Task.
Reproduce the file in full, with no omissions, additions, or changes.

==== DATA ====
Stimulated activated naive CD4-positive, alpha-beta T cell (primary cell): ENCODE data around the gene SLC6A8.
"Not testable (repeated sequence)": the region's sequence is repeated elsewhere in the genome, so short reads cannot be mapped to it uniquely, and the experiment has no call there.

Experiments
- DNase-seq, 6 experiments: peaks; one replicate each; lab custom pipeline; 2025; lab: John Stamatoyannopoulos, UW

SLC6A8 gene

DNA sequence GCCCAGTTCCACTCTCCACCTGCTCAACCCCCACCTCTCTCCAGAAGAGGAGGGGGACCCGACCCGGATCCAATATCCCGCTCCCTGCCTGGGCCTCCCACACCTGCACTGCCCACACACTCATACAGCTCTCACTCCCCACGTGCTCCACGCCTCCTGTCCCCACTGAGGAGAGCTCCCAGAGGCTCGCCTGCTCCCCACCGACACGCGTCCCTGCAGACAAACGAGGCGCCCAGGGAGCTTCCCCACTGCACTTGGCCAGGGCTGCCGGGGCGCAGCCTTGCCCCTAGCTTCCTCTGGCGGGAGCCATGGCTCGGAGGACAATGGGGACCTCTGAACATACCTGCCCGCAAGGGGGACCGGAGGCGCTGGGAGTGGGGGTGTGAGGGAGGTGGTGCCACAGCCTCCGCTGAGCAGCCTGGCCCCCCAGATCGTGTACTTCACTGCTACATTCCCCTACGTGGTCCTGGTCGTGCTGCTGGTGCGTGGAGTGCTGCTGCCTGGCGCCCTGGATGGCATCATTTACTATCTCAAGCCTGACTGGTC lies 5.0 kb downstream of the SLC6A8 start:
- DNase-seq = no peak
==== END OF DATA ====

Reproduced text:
Stimulated activated naive CD4-positive, alpha-beta T cell (primary cell): ENCODE data around the gene SLC6A8.
"Not testable (repeated sequence)": the region's sequence is repeated elsewhere in the genome, so short reads cannot be mapped to it uniquely, and the experiment has no call there.

Experiments
- DNase-seq, 6 experiments: peaks; one replicate each; lab custom pipeline; 2025; lab: John Stamatoyannopoulos, UW

SLC6A8 gene

DNA sequence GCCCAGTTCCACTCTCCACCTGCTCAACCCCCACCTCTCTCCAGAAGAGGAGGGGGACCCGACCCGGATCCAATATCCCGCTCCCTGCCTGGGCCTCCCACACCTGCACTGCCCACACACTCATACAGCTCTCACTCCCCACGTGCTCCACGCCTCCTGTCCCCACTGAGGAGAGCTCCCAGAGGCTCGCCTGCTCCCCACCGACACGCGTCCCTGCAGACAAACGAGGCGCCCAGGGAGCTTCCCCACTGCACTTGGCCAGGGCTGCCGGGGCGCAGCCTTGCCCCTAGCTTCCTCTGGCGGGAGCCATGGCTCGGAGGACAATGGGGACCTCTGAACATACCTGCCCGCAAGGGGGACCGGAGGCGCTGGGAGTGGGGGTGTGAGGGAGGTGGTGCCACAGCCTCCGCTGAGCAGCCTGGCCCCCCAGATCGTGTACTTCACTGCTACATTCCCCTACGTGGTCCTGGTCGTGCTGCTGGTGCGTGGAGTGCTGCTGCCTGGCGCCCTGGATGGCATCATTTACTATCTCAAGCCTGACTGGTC lies 5.0 kb downstream of the SLC6A8 start:
- DNase-seq = no peak